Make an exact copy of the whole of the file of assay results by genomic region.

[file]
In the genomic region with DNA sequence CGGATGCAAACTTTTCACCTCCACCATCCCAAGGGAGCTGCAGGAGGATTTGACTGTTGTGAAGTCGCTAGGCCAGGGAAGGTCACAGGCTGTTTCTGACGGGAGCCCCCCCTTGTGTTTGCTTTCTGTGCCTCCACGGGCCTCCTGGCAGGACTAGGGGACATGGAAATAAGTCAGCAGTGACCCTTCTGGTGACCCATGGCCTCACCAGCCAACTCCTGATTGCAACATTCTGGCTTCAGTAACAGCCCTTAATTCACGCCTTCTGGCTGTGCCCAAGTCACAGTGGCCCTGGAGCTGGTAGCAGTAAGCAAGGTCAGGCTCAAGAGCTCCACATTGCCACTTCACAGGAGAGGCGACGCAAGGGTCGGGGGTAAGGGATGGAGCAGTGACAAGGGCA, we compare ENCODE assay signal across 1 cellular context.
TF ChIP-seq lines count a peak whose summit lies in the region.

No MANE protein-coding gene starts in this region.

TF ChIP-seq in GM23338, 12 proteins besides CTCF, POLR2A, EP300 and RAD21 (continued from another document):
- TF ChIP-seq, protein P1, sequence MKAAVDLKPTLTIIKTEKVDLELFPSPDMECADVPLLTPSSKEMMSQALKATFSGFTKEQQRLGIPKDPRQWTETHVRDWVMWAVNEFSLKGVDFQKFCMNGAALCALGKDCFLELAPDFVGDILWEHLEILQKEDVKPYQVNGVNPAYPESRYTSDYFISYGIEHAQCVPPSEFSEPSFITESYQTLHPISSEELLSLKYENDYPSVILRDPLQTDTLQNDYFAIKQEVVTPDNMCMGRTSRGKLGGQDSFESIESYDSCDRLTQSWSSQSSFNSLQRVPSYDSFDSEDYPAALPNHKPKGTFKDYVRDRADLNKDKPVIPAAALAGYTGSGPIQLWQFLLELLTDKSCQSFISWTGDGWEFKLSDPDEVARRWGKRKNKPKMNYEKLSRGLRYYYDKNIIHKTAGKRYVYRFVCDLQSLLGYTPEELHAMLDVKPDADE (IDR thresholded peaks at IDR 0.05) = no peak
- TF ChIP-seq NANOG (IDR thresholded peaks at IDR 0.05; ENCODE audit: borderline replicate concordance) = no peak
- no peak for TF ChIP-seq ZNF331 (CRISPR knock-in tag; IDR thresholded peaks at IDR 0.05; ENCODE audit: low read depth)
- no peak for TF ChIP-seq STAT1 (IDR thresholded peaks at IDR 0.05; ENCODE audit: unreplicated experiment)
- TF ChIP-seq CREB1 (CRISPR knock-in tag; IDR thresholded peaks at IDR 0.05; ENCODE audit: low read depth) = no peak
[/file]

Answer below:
In the genomic region with DNA sequence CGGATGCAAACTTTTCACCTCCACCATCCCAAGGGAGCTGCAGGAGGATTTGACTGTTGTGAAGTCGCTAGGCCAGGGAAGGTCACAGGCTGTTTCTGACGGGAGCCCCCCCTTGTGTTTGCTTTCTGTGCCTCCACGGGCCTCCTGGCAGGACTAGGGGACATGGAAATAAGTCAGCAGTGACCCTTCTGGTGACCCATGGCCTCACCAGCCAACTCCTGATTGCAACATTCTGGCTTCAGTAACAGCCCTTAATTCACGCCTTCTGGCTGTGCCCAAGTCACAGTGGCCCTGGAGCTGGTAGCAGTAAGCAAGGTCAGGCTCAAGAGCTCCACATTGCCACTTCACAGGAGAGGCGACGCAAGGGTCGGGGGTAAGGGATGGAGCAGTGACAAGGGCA, we compare ENCODE assay signal across 1 cellular context.
TF ChIP-seq lines count a peak whose summit lies in the region.

No MANE protein-coding gene starts in this region.

TF ChIP-seq in GM23338, 12 proteins besides CTCF, POLR2A, EP300 and RAD21 (continued from another document):
- TF ChIP-seq, protein P1, sequence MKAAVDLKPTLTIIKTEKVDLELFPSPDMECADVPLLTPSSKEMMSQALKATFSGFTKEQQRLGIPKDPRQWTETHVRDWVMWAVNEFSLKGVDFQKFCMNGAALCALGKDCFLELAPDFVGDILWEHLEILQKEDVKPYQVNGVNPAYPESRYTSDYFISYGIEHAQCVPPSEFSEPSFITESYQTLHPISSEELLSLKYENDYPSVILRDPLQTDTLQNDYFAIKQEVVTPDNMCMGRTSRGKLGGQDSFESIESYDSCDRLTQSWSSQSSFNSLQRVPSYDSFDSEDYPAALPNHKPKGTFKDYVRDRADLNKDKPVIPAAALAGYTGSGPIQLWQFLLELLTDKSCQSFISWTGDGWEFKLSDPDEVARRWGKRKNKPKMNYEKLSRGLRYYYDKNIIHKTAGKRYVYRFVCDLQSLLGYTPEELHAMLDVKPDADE (IDR thresholded peaks at IDR 0.05) = no peak
- TF ChIP-seq NANOG (IDR thresholded peaks at IDR 0.05; ENCODE audit: borderline replicate concordance) = no peak
- no peak for TF ChIP-seq ZNF331 (CRISPR knock-in tag; IDR thresholded peaks at IDR 0.05; ENCODE audit: low read depth)
- no peak for TF ChIP-seq STAT1 (IDR thresholded peaks at IDR 0.05; ENCODE audit: unreplicated experiment)
- TF ChIP-seq CREB1 (CRISPR knock-in tag; IDR thresholded peaks at IDR 0.05; ENCODE audit: low read depth) = no peak